Engineers in Prof. Young-Shin Jun’s laboratory and Prof. Singamaneni’s laboratory have developed high performance, stable membrane materials that can be used for photothermal membrane distillation (PMD) to purify or desalinate water with minimal input of electricity. These environmentally-friendly membranes can be produced through low cost, scalable processes for energy efficient, solar-driven water treatment, particularly in low resource environments (e.g., developing countries, disaster relief).
PMD is a solar-driven process that has the potential to meet the global demands for clean or desalinated water, particularly in low resource environment. PMD reduces the energy consumption (i.e., electricity) than conventional membrane distillation; avoids the membrane fouling common in reverse osmosis; and is able to kill 100% of bacteria or remove all contaminants. However, to date, the materials utilized in PMD membranes have low photothermal conversion efficiency and low water flux; require expensive, complex synthesis; and are unstable. This technology offers different two high performance, low-cost, robust, environmentally-friendly membrane materials that address these shortcomings. These materials [PDA-coated polyvinylidene fluoride (PVDF) and PDA-bacterial nanocellulose (BNC) aerogel] utilize polydopamine (PDA) that has broad light absorption and outstanding photothermal conversion, driving effective local heating on membrane surface to facilitate vapor transport across membranes. Both materials have demonstrated high levels of energy efficiency and water flux with high salt rejection (>99.9%). In addition, PDA/BNC facilitates high vapor permeability and resists biofilm growth with self-disinfection properties. Furthermore, PVDF and BNC aerogel have been commercialized by industry with simple, scalable synthesis. This technology holds great promise for efficient, stable, scalable and sustainable water purification to alleviate water scarcity, especially in decentralized areas without a reliable source of electricity.
Schematic and results from solar-driven direct-contact membrane distillation (DCMD system) with FTCS-PDA-PVDF membrane
Proof of concept
The inventors demonstrated lab-scale performance of each of these materials:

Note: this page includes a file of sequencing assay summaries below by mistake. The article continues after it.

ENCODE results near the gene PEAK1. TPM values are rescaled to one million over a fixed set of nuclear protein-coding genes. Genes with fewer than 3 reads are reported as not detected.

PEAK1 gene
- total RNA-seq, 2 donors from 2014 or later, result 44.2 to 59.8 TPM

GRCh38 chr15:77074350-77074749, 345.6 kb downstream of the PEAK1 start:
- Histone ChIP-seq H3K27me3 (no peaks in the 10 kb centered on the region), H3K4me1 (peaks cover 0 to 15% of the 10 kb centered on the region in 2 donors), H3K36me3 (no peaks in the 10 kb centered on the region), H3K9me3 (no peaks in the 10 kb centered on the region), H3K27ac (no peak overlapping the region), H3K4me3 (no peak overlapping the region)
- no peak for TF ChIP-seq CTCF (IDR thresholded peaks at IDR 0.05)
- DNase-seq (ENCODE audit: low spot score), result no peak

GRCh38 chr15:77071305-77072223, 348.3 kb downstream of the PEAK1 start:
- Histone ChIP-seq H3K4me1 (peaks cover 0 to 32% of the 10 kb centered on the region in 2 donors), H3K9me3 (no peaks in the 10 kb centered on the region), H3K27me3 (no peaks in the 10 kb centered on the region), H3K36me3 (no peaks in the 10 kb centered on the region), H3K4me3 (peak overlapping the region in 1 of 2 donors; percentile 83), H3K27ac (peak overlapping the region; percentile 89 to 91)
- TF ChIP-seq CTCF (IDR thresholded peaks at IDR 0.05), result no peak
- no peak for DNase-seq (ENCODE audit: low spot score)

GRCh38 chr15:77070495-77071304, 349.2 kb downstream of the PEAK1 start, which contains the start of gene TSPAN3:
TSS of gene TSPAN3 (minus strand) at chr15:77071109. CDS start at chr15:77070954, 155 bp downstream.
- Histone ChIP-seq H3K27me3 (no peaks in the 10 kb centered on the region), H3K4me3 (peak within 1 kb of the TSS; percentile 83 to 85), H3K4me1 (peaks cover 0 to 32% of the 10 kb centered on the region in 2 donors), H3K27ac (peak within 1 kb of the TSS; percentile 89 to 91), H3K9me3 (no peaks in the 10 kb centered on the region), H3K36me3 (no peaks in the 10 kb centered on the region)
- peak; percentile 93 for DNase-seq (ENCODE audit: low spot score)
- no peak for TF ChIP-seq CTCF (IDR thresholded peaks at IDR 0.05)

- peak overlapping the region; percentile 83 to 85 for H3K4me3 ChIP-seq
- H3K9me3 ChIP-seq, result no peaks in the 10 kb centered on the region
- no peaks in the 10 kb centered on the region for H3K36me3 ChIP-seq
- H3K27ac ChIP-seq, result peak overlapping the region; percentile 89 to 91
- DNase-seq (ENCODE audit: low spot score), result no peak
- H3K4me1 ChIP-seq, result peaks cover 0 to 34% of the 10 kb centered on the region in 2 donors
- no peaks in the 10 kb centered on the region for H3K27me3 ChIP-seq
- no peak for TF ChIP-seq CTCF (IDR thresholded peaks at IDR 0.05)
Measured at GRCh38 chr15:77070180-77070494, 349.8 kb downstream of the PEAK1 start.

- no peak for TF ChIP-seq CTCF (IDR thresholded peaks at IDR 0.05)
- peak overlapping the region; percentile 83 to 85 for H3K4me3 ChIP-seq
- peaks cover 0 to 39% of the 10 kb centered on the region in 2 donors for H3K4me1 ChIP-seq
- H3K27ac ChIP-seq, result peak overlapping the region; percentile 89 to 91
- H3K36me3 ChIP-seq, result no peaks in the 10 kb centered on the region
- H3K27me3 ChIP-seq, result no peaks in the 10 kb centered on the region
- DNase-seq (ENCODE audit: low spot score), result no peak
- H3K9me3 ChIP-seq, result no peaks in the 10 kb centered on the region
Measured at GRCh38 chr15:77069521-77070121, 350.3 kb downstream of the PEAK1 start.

- PDA-coated PVDF: energy efficiency = 45%; water flux = 0.49 kg m-2 h-1 under 0.75 kWm-2 solar irradiation (19-fold enhancement over membrane without PDA)
- PDA/BNC aerogel: energy efficiency = 68%; water flux = 1.0 kg m-2 h-1 under 1 sun irradiation
- PDA enables self-disinfection of membranes
- Fluorosilanization (FTCS) on both materials allows only vapor transport and high salt rejection (>99.9%)
- Water purification and desalination particularly for:
- low resource areas and decentralized systems such as in developing countries (e.g., personal portable device, household roof top device), disaster relief zones or ships, or military installations
- industrial wastewater treatment (e.g., flowback water from unconventional oil and gas recovery)
- High performance, environmentally-friendly, stable materials:
- 19-fold and 23-fold increase in permeate flux over materials without PDA
- excellent solar energy efficiencies
- >99.9% salt rejection
- PDA and BNC are both biodegradable
- PDA has excellent underwater adhesion, making PDA-coated PVDF material resistant to delamination
- PDA/BNC aerogel has long term chemical and mechanical stability and resists biofilm growth
- Easy, low-cost scalable production
- Advantages of photothermal membrane distillation over conventional membrane distillation and reverse osmosis:
- energy efficient with renewable energy source – solar-driven process requires minimal electricity input because of low pressure, room temperature conditions (e.g., no energy needed to heat bulk feedwater)
- efficient clean water collection because localized heating reduces influence of temperature polarization
- minimal fouling or corrosion on membrane (unlike reverse osmosis, it is not a pressure driven process), therefore suitable for highly polluted wastewater
- ensures 100% cleaning of bacteria from untreated water
- Wu, X., Jiang, Q., Ghim, D., Singamaneni, S., & Jun, Y. S. (2018). Localized heating with a photothermal polydopamine coating facilitates a novel membrane distillation process. Journal of Materials Chemistry A, 6(39), 18799-18807.
- Wu, X., Cao, S., Ghim, D., Jiang, Q., Singamaneni, S. and Jun, Y.-S.* A Thermally-Engineered Polydopamine-Bacterial Nanocellulose Bilayered Membrane for Photothermal Membrane Distillation, in review.
Patents – Application pending
Related Patent – Ultrafiltration membrane based on bacterial nanocellulose and graphene oxide (WUSTL Technology No. T-016682, U.S. Patent Publication No. US20190247793)
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